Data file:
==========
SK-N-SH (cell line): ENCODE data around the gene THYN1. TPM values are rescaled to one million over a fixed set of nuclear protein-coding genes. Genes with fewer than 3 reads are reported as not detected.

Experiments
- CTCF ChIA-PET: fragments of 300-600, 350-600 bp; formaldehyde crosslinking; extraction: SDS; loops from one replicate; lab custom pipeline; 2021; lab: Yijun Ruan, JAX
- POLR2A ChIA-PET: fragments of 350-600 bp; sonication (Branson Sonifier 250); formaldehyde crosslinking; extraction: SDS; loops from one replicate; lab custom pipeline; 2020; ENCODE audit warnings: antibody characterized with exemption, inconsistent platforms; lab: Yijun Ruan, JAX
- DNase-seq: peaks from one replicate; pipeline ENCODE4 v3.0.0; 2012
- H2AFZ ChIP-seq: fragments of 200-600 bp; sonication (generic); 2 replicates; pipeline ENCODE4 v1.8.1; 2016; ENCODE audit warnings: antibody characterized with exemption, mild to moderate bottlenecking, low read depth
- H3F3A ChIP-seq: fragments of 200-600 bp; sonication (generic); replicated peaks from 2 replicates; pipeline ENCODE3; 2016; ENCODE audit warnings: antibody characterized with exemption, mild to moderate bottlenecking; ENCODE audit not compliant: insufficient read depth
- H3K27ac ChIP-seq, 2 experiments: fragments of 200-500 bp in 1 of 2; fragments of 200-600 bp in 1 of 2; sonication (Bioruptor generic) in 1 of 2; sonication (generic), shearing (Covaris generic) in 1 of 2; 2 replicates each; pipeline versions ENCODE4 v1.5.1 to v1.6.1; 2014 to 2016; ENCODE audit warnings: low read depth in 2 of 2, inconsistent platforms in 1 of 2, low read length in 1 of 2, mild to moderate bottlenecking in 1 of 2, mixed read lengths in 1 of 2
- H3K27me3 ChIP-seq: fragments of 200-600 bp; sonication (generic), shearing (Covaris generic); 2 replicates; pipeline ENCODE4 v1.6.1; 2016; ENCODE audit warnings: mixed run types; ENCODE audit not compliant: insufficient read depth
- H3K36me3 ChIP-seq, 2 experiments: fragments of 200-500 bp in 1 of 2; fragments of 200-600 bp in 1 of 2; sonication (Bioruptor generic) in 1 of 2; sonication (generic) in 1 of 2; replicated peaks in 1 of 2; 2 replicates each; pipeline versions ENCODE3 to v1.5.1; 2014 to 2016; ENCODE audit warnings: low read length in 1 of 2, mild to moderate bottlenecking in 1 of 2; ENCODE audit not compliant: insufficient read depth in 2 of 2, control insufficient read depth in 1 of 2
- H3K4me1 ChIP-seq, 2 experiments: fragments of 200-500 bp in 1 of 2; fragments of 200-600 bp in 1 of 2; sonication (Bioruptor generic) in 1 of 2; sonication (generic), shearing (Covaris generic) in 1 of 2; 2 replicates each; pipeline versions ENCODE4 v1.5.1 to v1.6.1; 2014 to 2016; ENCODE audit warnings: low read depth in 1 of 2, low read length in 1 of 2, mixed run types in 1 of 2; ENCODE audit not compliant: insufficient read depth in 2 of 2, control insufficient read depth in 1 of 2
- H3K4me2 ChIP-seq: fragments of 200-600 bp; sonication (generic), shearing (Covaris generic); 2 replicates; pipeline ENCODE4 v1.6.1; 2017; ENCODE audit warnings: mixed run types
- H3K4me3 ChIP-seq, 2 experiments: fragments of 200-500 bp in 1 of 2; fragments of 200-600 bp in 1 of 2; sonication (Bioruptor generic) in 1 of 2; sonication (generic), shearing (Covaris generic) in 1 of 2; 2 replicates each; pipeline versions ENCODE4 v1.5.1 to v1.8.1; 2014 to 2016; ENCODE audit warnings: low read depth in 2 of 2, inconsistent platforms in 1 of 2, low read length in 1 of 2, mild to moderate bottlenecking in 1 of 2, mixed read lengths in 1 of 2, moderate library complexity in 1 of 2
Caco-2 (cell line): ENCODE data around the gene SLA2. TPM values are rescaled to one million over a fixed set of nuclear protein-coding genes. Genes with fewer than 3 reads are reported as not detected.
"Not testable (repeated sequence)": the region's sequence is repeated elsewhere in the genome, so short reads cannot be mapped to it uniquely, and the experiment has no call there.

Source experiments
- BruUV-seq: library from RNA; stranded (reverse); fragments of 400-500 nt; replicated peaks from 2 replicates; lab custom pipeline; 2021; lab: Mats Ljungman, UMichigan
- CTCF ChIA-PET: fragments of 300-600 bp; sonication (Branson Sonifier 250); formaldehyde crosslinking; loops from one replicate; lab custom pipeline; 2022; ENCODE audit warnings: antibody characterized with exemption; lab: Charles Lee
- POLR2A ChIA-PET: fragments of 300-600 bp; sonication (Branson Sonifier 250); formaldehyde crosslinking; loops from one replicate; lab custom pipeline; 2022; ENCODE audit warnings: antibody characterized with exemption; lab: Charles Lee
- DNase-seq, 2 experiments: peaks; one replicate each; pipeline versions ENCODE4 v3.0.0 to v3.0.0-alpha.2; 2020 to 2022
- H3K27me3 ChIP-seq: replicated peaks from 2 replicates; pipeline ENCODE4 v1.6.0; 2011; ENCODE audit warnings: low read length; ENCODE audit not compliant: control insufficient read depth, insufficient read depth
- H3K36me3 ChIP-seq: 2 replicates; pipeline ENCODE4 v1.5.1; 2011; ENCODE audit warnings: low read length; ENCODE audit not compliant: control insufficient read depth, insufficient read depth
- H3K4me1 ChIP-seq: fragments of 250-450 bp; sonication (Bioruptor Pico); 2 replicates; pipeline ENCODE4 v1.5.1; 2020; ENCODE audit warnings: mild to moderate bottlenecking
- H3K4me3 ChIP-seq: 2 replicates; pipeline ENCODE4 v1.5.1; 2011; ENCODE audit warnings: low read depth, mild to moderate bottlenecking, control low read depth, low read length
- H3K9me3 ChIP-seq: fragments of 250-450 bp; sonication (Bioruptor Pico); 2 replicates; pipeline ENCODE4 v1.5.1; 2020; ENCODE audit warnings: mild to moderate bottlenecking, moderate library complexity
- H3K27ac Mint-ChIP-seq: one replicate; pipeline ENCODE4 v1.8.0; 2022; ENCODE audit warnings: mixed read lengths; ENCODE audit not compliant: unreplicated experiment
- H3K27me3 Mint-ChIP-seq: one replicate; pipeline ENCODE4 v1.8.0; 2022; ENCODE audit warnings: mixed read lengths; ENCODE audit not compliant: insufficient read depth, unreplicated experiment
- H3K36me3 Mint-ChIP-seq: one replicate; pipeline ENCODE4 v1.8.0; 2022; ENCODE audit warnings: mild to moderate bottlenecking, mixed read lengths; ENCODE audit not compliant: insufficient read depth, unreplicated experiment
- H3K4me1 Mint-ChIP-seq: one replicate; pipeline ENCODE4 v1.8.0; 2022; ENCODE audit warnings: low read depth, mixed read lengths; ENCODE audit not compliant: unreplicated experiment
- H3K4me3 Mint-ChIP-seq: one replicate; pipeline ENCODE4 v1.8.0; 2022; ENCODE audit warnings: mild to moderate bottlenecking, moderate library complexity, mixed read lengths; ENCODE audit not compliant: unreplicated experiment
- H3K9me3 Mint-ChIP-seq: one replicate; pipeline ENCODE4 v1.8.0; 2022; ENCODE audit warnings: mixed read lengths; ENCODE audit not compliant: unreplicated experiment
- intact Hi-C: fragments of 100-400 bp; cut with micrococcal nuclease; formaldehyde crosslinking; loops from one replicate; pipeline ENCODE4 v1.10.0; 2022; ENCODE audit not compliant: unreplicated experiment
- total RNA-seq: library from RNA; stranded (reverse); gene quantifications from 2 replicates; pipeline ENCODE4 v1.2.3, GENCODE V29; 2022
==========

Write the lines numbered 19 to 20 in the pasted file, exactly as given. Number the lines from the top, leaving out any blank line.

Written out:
- POLR2A ChIA-PET: fragments of 300-600 bp; sonication (Branson Sonifier 250); formaldehyde crosslinking; loops from one replicate; lab custom pipeline; 2022; ENCODE audit warnings: antibody characterized with exemption; lab: Charles Lee
- DNase-seq, 2 experiments: peaks; one replicate each; pipeline versions ENCODE4 v3.0.0 to v3.0.0-alpha.2; 2020 to 2022